679 Samson Expl., LLC v. T. S. Reed Props., Inc., 521 S.W.3d 766 (Tex. 2017)

Tuesday, August 7th, 2018

Richard F. Brown

The following is not a legal opinion. You should consult your attorney if the case may be of significance to you.

Samson Expl., LLC v. T. S. Reed Props., Inc., 521 S.W.3d 766 (Tex. 2017) held that an operator who formed two overlapping pooled units was obligated to pay royalties to all pooled royalty owners out of the working interest share of production in accordance with two separate contractual obligations. Greatly simplified and modified, this case involved two pooled units. Samson Exploration, LLC (“Operator”) was the operator for both units. Operator drilled the DuJay #2 Well on the DuJay Lease, which produced from a depth of 13,150ꞌ to 13,176ꞌ subsurface. Unit #2, as designated for the DuJay #2 Well, included the DuJay Lease below 12,400ꞌ. Operator then drilled the DuJay #3 Well, also on the DuJay Lease, which produced from 12,197ꞌ to 12,342ꞌ, and was therefore above Unit #2. Unit #3, as designated for the DuJay #3 Well, included the DuJay Lease and also the Reed Lease. Unit #3 was intended to cover the interval from 12,000ꞌ down to 12,400ꞌ, but, by mistake, the unit designation included all depths below 12,000ꞌ. Thus, the DuJay #2 Well was included in both units. Operator never amended the unit designation for Unit #3 to correct the alleged error. Operator paid the full royalty share to DuJay and no royalties to Reed from the DuJay #2 Well. Reed contended that Reed was entitled to a pooled royalty interest in production from the DuJay #2 Well. Reed, who only owned 1/2 of the minerals in the tract covered by the Reed Lease, also contended that the proportionate reduction clause in the Reed Lease did not operate to proportionally reduce Reed’s royalty.

Operator generally argued that (1) pooling effects a cross-conveyance of title; (2) a pooled unit is not valid unless title is cross-conveyed; and (3) title cannot be conveyed twice.

In Texas, the cross-conveyance theory originated as a theory of contractual intent in the context of joint or community leases. Though we have never expressly considered whether cross-conveyance of title may be contractually disclaimed, we have observed that mineral owners may “protect [ ] their estates by express stipulation.” Under the law in Texas, pooling implicates both contract and property law—authority to pool emanates from contract but pooling agreements give rise to interests in realty. The cross-conveyance theory of title can be critical, even “outcome determinative” as to some issues, such as venue. . . .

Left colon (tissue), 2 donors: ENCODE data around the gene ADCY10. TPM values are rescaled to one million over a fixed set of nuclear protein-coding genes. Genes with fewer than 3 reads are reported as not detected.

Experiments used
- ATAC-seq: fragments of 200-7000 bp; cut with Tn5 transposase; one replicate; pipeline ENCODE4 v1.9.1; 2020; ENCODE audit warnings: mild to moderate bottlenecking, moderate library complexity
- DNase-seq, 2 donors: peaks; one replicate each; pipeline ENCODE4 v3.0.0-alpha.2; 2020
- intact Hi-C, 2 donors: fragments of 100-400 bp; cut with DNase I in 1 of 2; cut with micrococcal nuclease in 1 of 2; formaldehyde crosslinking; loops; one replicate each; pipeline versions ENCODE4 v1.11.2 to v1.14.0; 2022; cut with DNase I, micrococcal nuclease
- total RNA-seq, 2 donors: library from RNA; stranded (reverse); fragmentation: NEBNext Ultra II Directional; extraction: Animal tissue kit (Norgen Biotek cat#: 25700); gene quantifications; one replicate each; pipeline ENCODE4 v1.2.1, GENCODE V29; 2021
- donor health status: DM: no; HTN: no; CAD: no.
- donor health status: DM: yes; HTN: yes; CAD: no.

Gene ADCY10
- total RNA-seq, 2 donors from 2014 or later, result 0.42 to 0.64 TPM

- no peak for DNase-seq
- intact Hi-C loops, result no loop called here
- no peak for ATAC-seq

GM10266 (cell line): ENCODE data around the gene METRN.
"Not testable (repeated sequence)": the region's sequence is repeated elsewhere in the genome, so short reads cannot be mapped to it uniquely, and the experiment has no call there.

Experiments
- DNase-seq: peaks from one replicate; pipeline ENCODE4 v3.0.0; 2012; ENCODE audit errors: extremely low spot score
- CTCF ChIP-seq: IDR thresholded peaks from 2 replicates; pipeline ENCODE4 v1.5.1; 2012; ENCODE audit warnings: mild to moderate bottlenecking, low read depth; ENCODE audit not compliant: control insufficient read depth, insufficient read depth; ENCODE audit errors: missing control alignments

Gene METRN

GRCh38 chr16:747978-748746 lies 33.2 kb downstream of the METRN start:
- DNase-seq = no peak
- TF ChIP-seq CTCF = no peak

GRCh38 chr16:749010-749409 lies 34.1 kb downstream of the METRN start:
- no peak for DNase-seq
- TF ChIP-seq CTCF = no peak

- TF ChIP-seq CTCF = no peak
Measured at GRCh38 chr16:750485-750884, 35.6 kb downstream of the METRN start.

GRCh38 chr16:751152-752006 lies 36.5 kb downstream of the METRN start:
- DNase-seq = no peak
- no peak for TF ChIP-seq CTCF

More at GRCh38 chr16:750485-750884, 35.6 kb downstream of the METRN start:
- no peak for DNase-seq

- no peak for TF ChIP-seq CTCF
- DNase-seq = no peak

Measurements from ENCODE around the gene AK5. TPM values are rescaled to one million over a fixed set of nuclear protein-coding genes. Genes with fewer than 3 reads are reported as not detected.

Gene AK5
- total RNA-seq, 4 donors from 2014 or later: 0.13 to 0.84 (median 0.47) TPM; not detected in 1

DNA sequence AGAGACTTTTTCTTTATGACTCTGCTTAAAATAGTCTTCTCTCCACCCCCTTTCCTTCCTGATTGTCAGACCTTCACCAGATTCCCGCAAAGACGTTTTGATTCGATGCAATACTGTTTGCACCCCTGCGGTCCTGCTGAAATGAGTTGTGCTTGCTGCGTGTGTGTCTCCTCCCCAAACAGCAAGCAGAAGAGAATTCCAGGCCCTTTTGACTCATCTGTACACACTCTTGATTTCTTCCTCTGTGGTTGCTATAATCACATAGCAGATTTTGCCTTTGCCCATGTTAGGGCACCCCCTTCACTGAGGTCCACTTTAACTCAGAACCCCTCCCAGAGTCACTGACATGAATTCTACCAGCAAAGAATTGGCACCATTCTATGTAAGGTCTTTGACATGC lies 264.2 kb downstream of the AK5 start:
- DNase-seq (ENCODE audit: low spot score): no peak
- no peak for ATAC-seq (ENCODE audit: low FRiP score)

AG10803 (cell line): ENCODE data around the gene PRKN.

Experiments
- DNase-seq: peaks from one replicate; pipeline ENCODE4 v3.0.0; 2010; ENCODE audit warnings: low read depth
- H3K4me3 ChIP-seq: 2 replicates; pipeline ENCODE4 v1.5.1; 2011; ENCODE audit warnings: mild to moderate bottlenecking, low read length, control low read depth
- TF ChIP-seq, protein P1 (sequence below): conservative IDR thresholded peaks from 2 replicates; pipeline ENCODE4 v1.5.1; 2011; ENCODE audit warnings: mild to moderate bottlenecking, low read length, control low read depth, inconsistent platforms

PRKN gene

The Court chose to avoid discussing further the cross-conveyance theory of title in pooling, and held that there is “no impediment to enforcing Operator’s obligations in this case under a contract theory even if the pooling designation failed to effect a conveyance of title.” The fact that there is an overlap, did not excuse Operator from paying royalties as a matter of contract. The court avoided the issue of cross conveyance in pooling by focusing on the contract theory of pooling. The opinion seems to ignore Operator’s argument. Other cases hold that the pooling clause is strictly construed and that an attempted pooling is void, if it is not accomplished in accordance with the pooling clause. DuJay’s interest in Unit #2 royalties will apparently not be reduced, so what interest was pooled?

Operator asserted the contractual defense of quasi-estoppel, a doctrine which “applies when it would be unconscionable to allow a person to maintain a position inconsistent with one to which he acquiesced, or from which he accepted a benefit.” Operator provided evidence that Reed accepted royalties that included only the DuJay Well #3 for years. However, “accepting an underpayment is not inconsistent with claiming an entitlement to more,” and nothing suggested they “were accepting the royalty payments on the third well in lieu of royalty payments on both the second and the third.”